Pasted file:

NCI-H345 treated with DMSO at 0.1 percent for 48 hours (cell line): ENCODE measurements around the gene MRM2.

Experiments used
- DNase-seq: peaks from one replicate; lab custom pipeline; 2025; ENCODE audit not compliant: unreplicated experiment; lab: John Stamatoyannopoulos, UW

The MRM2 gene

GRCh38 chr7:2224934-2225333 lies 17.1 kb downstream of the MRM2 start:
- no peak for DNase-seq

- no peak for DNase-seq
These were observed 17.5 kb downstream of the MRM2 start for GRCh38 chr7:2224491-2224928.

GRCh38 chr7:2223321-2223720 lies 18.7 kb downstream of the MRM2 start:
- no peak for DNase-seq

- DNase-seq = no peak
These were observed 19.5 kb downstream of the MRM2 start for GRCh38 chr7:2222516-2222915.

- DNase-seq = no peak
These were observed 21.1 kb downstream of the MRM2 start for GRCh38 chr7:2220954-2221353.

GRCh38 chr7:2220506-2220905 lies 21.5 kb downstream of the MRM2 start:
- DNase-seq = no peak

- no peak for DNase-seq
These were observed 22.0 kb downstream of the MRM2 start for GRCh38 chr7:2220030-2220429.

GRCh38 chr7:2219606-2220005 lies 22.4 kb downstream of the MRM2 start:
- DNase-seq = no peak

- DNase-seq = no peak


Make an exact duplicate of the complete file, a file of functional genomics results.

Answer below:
NCI-H345 treated with DMSO at 0.1 percent for 48 hours (cell line): ENCODE measurements around the gene MRM2.

Experiments used
- DNase-seq: peaks from one replicate; lab custom pipeline; 2025; ENCODE audit not compliant: unreplicated experiment; lab: John Stamatoyannopoulos, UW

The MRM2 gene

GRCh38 chr7:2224934-2225333 lies 17.1 kb downstream of the MRM2 start:
- no peak for DNase-seq

- no peak for DNase-seq
These were observed 17.5 kb downstream of the MRM2 start for GRCh38 chr7:2224491-2224928.

GRCh38 chr7:2223321-2223720 lies 18.7 kb downstream of the MRM2 start:
- no peak for DNase-seq

- DNase-seq = no peak
These were observed 19.5 kb downstream of the MRM2 start for GRCh38 chr7:2222516-2222915.

- DNase-seq = no peak
These were observed 21.1 kb downstream of the MRM2 start for GRCh38 chr7:2220954-2221353.

GRCh38 chr7:2220506-2220905 lies 21.5 kb downstream of the MRM2 start:
- DNase-seq = no peak

- no peak for DNase-seq
These were observed 22.0 kb downstream of the MRM2 start for GRCh38 chr7:2220030-2220429.

GRCh38 chr7:2219606-2220005 lies 22.4 kb downstream of the MRM2 start:
- DNase-seq = no peak

- DNase-seq = no peak